How to make sure you learn what you really learn from your test

Testing Tuesday: A weekly series on how to get the most of direct-response fundraising tests

Smarttesting

We were looking at some very odd direct mail test results. They seemed to show a result exactly at odds with what experienced people know to be true.

The test showed that an “organizational” approach in the message convincingly out-performed a “personal” approach.

You’re probably thinking exactly what I was: What the heck?

I assumed (as did everyone else involved) that “organizational” meant it emphasized the organization’s role in the topic at hand, and “personal” meant it emphasized the donor’s role.

So for the past two years, the org had been doing “organizational” fundraising. They carefully described how their programs worked. They featured staff members as the amazing people they were. The message was “Donate now so we can do the things we do so well.”

It wasn’t going well.

The retention rate was low and dropping. New donor campaigns were not sustainable.

They were in a revenue death-spiral.

That’s when I asked to look at that old “organization vs. personal” test. Not just the results, but the actual packs.

Here’s what I discovered: The two versions were quite similar, best-practice direct mail packs.

  • The “organizational” version had a very specific, simple clear offer. It asked the donor to give to make something specific and important happen.
  • The “personal” version had a chatty friendly tone, a lot like a letter to a friend — but no specific offer.

The labels “organizational” and “personal” weren’t exactly wrong, but they sure were ambiguous. They had no doubt come from a less-experienced member of the team, and were never checked clarity, and then became received truth.

Those labels were misinterpreted for two years and led the organization to do ineffective fundraising for two years. It cost hundreds of thousands in lost revenue.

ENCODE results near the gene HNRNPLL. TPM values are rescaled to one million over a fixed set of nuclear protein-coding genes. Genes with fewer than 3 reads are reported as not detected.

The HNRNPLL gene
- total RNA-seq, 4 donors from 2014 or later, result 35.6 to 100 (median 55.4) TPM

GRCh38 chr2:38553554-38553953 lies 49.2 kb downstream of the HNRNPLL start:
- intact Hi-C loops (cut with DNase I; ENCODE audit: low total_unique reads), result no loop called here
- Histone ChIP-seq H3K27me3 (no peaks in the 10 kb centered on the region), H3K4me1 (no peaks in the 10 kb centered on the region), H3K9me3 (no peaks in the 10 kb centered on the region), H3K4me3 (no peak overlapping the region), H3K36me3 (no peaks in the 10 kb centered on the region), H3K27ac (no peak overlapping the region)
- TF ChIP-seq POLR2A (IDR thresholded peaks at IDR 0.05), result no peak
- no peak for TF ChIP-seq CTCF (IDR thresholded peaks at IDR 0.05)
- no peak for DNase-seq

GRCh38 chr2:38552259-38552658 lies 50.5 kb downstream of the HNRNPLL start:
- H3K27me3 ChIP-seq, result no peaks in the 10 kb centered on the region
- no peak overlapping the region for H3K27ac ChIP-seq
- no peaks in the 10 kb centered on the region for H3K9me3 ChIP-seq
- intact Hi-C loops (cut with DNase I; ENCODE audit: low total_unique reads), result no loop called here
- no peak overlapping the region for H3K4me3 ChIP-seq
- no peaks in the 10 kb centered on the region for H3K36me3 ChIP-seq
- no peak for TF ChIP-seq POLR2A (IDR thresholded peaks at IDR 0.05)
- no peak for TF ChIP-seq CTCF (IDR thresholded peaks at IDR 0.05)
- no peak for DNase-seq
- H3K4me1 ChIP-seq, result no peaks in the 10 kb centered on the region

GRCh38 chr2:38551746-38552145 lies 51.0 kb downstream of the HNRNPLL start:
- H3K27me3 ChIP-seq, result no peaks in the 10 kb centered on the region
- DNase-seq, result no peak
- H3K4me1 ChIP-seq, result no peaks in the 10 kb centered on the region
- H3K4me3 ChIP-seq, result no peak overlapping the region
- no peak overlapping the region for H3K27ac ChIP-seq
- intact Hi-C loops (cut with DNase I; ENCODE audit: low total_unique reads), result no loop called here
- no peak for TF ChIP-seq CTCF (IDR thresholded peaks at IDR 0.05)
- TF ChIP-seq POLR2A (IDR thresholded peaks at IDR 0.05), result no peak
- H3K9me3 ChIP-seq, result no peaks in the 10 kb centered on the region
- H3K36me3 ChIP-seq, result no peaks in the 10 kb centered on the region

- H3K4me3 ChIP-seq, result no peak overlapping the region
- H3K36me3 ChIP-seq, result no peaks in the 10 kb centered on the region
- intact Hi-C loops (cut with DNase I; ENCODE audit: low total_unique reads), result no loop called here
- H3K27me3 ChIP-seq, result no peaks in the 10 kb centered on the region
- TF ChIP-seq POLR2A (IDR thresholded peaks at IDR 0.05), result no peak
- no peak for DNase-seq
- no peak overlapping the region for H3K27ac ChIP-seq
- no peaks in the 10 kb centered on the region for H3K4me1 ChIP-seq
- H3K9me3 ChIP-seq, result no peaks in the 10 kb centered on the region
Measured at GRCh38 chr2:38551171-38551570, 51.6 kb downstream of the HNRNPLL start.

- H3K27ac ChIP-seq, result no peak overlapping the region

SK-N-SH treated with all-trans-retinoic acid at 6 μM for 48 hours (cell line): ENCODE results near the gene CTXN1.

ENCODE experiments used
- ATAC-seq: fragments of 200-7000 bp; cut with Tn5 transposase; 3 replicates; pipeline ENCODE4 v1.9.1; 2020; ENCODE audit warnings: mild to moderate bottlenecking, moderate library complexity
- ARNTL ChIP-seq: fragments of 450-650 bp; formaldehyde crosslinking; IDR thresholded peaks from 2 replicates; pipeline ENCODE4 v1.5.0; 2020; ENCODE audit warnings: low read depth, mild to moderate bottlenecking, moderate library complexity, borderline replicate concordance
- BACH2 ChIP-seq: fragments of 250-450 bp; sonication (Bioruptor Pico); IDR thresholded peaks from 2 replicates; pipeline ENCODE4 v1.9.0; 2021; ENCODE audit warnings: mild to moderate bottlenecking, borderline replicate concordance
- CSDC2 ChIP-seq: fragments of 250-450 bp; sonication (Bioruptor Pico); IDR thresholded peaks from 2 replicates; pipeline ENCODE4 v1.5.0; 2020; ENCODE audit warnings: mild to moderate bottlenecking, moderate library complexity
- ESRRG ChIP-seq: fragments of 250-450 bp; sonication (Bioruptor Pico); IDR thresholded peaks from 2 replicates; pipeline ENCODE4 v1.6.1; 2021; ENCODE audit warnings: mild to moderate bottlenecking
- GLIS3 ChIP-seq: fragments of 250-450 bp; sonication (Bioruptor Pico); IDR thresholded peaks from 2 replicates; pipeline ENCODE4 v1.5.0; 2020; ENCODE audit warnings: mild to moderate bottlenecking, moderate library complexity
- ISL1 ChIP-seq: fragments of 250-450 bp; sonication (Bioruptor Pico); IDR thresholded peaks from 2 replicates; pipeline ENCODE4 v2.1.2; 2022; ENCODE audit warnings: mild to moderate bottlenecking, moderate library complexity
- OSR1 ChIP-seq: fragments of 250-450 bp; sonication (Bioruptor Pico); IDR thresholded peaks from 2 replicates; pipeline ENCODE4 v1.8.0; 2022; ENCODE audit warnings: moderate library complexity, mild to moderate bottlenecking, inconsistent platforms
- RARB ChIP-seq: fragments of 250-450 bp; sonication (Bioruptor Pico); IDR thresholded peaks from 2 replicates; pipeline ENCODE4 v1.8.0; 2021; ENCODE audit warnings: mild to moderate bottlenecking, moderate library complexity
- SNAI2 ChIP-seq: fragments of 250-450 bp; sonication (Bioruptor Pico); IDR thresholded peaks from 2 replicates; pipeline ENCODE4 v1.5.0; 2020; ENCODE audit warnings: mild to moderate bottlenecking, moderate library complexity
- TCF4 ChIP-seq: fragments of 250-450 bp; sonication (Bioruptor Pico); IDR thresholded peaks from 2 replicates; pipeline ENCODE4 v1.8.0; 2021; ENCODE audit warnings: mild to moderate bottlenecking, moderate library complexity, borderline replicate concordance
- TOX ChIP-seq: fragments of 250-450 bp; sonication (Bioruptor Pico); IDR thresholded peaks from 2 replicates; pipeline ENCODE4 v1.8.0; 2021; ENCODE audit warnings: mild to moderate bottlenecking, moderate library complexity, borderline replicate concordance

We quickly changed the approach. Fundraising results turned around immediately. But the lost donors meant less revenue for the next several years.

Lesson: When you test, have a clear hypothesis. Make sure there is shared clarity of what you’re testing and what you call the things you are testing.

Testing is science. You develop a hypothesis (like “a chatty tone might improve results, even without an offer”) experiment, and learn. Part of that hypothesis is making sure you label your test in a way that you’ll learn what you really learned.

What they learned in this case — but didn’t know it — was that an offer was more important than a friendly writing tone.

We soon after tested a campaign that had a friendly tone and an offer — and I bet you can guess what we learned:

Yep. A friendly tone with an offer worked better than either one of those things alone.

Testing is about learning and improving. It takes a methodical, disciplined approach. And clarity about what you’re testing. Without that, you are far better off not testing.

Read the full Testing Tuesday series


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The future of fundraising is not about social media, online video, or SEM. It’s not about any technology, medium, or technique. It’s about donors. If you need to raise funds from donors, you need to study them, respect them, and build everything you do around them. And the future? It’s already here. More.

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Jeff BrooksJeff Brooks has been serving the nonprofit community for more than 35 years and blogging about it since 2005. He considers fundraising the most noble of pursuits and hopes you’ll join him in that opinion. You can reach him at jeff [at] jeff-brooks [dot] com. More.


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The future of fundraising is not about social media, online video, or SEM. It’s not about any technology, medium, or technique. It’s about donors. If you need to raise funds from donors, you need to study them, respect them, and build everything you do around them. And the future? It’s already here. More.

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About the blogger

Jeff Brooks has been serving the nonprofit community for more than 30 years and blogging about it since 2005. He considers fundraising the most noble of pursuits and hopes you’ll join him in that opinion. You can reach him at jeff [at] jeff-brooks [dot] com.